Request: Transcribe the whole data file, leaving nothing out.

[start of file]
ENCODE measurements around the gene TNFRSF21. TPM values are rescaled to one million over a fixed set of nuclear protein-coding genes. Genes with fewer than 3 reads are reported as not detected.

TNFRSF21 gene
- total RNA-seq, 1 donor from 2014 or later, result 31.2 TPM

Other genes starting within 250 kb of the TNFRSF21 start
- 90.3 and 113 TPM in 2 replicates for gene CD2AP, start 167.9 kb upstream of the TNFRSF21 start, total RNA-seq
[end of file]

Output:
ENCODE measurements around the gene TNFRSF21. TPM values are rescaled to one million over a fixed set of nuclear protein-coding genes. Genes with fewer than 3 reads are reported as not detected.

TNFRSF21 gene
- total RNA-seq, 1 donor from 2014 or later, result 31.2 TPM

Other genes starting within 250 kb of the TNFRSF21 start
- 90.3 and 113 TPM in 2 replicates for gene CD2AP, start 167.9 kb upstream of the TNFRSF21 start, total RNA-seq